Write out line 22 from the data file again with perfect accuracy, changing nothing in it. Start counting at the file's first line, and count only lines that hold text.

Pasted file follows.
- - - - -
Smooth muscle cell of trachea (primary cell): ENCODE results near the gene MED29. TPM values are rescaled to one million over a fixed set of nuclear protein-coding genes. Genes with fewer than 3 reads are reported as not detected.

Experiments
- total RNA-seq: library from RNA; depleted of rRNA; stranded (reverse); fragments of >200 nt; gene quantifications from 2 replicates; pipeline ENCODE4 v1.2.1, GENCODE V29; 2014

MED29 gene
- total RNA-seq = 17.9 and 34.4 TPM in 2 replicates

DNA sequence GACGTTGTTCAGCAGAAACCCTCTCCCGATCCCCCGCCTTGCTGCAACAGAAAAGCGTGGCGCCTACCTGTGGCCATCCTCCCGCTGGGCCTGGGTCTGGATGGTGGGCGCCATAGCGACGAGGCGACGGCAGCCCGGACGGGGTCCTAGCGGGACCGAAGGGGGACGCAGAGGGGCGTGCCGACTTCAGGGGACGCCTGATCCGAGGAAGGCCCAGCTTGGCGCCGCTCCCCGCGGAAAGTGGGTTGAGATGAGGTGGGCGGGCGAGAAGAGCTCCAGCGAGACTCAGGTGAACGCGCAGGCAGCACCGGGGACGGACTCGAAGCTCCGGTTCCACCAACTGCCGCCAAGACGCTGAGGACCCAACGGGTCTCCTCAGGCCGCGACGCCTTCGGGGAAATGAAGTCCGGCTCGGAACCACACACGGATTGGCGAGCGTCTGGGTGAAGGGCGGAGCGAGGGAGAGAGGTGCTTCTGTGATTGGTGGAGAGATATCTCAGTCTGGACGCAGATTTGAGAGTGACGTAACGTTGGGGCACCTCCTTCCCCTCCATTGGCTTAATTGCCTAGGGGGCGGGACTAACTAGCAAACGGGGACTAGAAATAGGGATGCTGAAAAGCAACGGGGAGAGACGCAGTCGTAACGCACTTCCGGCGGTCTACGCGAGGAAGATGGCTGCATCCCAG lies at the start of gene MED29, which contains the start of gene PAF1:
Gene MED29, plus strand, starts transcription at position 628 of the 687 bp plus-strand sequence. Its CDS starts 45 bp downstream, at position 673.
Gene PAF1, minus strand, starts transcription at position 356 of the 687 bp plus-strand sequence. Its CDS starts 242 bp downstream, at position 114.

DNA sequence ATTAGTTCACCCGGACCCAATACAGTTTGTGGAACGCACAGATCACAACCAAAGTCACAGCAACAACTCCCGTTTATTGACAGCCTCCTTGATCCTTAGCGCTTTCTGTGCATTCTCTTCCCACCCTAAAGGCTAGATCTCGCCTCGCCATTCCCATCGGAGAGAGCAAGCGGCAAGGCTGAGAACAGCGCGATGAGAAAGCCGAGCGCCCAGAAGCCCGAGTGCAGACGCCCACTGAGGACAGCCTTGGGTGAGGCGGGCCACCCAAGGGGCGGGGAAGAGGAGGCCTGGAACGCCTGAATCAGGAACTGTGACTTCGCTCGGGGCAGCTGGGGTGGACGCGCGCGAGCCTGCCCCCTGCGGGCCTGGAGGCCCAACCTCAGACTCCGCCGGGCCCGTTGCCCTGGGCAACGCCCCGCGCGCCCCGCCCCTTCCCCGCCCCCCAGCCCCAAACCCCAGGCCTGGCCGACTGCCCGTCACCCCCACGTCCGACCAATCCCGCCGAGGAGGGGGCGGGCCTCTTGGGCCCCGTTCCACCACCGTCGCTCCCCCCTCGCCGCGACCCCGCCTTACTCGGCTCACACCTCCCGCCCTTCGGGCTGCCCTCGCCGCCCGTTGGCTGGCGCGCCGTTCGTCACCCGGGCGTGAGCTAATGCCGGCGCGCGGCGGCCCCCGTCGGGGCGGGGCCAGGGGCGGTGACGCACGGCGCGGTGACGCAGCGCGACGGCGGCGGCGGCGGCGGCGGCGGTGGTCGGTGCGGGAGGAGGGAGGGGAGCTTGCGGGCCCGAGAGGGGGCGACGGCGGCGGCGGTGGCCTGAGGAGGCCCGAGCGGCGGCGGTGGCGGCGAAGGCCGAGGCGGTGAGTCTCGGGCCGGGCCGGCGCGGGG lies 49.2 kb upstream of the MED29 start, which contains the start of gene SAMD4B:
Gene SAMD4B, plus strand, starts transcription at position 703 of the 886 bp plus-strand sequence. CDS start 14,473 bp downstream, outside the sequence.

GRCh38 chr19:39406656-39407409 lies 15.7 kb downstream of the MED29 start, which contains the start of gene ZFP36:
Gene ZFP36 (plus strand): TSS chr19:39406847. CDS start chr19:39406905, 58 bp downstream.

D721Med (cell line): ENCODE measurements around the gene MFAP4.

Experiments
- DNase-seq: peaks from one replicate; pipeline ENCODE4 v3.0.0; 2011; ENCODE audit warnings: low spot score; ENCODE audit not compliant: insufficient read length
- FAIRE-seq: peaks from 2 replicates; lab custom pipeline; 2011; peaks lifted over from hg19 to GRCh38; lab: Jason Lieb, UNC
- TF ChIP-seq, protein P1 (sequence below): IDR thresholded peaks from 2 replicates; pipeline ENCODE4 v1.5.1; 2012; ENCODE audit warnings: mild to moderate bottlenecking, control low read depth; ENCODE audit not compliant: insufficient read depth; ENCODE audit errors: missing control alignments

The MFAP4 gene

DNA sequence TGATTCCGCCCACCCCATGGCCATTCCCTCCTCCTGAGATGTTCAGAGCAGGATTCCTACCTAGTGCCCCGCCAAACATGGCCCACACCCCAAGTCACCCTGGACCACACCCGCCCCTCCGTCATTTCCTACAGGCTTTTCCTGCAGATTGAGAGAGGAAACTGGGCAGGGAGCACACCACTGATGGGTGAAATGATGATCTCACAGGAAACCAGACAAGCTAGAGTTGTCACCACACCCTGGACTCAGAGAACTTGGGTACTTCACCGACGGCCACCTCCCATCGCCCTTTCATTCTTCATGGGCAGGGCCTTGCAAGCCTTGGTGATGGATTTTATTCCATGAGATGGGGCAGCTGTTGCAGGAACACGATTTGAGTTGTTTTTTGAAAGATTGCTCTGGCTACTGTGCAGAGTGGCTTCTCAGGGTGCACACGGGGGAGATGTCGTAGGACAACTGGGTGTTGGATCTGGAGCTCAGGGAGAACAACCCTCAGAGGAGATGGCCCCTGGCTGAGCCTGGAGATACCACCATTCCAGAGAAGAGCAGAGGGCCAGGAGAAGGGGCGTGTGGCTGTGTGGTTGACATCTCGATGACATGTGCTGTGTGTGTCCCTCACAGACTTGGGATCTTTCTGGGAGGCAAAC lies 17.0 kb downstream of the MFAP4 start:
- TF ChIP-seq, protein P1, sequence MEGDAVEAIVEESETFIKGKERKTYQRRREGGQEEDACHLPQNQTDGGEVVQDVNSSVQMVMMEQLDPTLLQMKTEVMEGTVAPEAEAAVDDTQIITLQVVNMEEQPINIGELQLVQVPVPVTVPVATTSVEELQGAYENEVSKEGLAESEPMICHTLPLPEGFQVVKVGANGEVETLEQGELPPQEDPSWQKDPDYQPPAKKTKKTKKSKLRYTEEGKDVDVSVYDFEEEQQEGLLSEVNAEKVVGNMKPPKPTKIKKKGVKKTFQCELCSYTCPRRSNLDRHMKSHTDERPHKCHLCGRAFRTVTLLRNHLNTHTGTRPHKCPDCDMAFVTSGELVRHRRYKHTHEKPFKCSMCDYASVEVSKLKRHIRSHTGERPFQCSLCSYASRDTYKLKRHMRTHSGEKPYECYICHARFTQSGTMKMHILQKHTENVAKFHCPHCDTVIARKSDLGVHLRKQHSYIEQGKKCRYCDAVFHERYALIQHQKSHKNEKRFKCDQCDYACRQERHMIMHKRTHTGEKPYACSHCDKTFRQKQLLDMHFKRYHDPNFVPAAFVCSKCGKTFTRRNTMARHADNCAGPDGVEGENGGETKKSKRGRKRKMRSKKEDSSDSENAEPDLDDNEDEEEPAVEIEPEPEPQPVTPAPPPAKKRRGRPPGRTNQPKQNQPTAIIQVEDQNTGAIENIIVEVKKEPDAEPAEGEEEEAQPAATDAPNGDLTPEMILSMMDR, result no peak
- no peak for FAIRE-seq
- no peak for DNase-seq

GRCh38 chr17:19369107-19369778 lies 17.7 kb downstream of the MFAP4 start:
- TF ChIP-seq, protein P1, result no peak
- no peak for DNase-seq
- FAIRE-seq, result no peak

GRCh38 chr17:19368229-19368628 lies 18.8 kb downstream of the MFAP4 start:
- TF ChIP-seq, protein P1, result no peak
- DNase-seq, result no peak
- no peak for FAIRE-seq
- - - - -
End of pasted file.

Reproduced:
- no peak for DNase-seq